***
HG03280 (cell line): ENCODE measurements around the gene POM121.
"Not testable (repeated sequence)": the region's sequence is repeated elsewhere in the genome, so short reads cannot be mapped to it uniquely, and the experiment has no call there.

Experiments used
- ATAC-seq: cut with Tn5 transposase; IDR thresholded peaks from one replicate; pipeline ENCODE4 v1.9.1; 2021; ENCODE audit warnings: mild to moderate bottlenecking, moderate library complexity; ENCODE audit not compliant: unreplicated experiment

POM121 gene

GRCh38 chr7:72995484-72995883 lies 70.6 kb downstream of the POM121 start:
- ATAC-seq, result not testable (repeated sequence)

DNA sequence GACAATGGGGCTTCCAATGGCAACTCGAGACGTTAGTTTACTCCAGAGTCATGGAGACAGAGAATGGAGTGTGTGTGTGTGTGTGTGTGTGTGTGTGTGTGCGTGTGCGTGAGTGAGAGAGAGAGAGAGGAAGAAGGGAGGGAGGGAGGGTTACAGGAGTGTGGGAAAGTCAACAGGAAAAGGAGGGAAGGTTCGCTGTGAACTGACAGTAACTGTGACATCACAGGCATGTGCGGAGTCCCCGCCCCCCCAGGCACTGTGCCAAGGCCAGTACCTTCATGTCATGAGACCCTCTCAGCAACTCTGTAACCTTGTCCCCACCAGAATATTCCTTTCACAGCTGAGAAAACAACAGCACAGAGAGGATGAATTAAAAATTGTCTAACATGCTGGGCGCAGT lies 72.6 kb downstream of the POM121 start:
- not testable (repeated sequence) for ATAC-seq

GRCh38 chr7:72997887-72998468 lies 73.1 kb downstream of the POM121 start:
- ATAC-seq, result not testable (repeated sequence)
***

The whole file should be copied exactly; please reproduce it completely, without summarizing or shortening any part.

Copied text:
HG03280 (cell line): ENCODE measurements around the gene POM121.
"Not testable (repeated sequence)": the region's sequence is repeated elsewhere in the genome, so short reads cannot be mapped to it uniquely, and the experiment has no call there.

Experiments used
- ATAC-seq: cut with Tn5 transposase; IDR thresholded peaks from one replicate; pipeline ENCODE4 v1.9.1; 2021; ENCODE audit warnings: mild to moderate bottlenecking, moderate library complexity; ENCODE audit not compliant: unreplicated experiment

POM121 gene

GRCh38 chr7:72995484-72995883 lies 70.6 kb downstream of the POM121 start:
- ATAC-seq, result not testable (repeated sequence)

DNA sequence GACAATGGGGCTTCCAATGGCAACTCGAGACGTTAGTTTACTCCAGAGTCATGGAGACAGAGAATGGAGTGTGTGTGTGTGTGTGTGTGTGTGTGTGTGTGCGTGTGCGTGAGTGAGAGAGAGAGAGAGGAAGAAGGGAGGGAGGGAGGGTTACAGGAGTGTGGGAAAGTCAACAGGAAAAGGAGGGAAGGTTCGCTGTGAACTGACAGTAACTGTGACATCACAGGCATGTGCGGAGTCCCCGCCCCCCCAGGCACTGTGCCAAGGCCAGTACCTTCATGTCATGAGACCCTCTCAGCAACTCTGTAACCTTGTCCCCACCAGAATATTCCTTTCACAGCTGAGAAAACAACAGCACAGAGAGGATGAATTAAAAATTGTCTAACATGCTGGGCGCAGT lies 72.6 kb downstream of the POM121 start:
- not testable (repeated sequence) for ATAC-seq

GRCh38 chr7:72997887-72998468 lies 73.1 kb downstream of the POM121 start:
- ATAC-seq, result not testable (repeated sequence)